Navigating stairs and ramps pose as significant mobility challenges for individuals with movement disorders, including those with cerebral palsy (CP). Elevated energy cost during activities of daily living can lead to a less active lifestyle and lower quality of life for this patient population. This study aims to (a) clinically-validate the safety, accuracy, and efficacy of adaptive ankle exoskeleton assistance on graded terrain in CP and (b) investigate the biomechanical mechanisms underlying changes in ambulatory performance, to facilitate mobility in challenging free-living setting.
We tested a novel battery-powered ankle exoskeleton on seven ambulatory individuals with CP. The device provided adaptive ankle plantar-flexor assistance during stance phase during stance phase and dorsi-flexor assistance per user preference during swing phase. Each participant completed 6-minute walking on 5° incline and 5-minute stair ascent when wearing shoes and with bilateral plantar- and dorsi-flexor assistance, while we measured metabolic cost, muscle activity, and joint mechanics. We also evaluated walking performance while they walked in a 330-m indoor route that consists of level ground and stairs.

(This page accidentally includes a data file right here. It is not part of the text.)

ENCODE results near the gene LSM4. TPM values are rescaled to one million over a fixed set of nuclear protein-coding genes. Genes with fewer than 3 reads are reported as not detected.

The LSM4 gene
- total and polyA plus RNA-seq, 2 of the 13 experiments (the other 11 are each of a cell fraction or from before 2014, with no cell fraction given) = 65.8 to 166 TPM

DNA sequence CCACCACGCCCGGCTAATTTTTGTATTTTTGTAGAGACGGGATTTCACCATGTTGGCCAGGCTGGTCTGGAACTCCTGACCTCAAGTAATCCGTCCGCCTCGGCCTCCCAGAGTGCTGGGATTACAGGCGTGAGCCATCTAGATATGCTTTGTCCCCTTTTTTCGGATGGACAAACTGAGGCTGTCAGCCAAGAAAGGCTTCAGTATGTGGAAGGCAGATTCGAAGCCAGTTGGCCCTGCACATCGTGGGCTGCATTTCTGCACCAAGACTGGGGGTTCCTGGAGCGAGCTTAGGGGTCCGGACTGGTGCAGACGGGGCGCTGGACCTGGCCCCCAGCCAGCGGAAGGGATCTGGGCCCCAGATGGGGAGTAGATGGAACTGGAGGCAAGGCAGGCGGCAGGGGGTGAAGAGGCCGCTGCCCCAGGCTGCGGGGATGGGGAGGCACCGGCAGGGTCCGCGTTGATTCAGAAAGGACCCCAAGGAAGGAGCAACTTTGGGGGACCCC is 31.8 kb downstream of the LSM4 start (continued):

The exoskeleton’s adaptive controller accuracy was over 80% for both activities. Ankle assistance improved the energy cost of steady-state incline walking by 14% and stair ascent by 21% compared to walking without the device, and reduced the muscular demand for the soleus and vastus lateralis during both activities. All participants safely completed the real-world mixed-terrain route. This is the first study to demonstrate safety and performance benefits of ankle assistance on graded terrains in CP, and it encourages future studies to evaluate longer duration mixed-terrain walking in controlled settings, and eventually longer-term testing in uncontrolled free-living environments.